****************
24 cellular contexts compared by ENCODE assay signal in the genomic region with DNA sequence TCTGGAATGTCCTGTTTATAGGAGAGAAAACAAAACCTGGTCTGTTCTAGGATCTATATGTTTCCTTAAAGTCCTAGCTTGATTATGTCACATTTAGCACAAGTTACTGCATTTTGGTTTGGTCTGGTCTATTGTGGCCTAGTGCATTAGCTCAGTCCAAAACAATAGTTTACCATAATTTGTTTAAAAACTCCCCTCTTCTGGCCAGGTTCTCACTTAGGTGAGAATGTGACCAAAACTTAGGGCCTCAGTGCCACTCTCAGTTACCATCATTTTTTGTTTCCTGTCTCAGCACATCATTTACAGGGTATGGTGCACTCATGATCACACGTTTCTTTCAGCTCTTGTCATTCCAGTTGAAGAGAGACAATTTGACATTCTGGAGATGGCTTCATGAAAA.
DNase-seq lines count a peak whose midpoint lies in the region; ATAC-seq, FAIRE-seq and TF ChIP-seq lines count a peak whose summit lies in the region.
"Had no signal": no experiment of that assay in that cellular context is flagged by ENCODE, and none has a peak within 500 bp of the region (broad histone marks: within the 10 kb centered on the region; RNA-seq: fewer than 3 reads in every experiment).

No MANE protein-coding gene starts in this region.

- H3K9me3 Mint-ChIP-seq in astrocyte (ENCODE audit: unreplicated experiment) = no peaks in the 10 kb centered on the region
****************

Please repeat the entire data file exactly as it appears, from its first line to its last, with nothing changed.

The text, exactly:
24 cellular contexts compared by ENCODE assay signal in the genomic region with DNA sequence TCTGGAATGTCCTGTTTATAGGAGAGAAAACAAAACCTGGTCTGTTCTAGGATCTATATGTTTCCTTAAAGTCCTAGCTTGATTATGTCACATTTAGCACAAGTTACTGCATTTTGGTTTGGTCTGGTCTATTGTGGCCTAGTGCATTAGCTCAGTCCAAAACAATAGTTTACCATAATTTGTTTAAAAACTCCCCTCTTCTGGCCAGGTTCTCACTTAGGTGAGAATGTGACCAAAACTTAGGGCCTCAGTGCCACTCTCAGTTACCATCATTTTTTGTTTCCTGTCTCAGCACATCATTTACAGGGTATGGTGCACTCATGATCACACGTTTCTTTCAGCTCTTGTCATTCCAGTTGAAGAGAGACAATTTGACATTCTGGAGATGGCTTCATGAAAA.
DNase-seq lines count a peak whose midpoint lies in the region; ATAC-seq, FAIRE-seq and TF ChIP-seq lines count a peak whose summit lies in the region.
"Had no signal": no experiment of that assay in that cellular context is flagged by ENCODE, and none has a peak within 500 bp of the region (broad histone marks: within the 10 kb centered on the region; RNA-seq: fewer than 3 reads in every experiment).

No MANE protein-coding gene starts in this region.

- H3K9me3 Mint-ChIP-seq in astrocyte (ENCODE audit: unreplicated experiment) = no peaks in the 10 kb centered on the region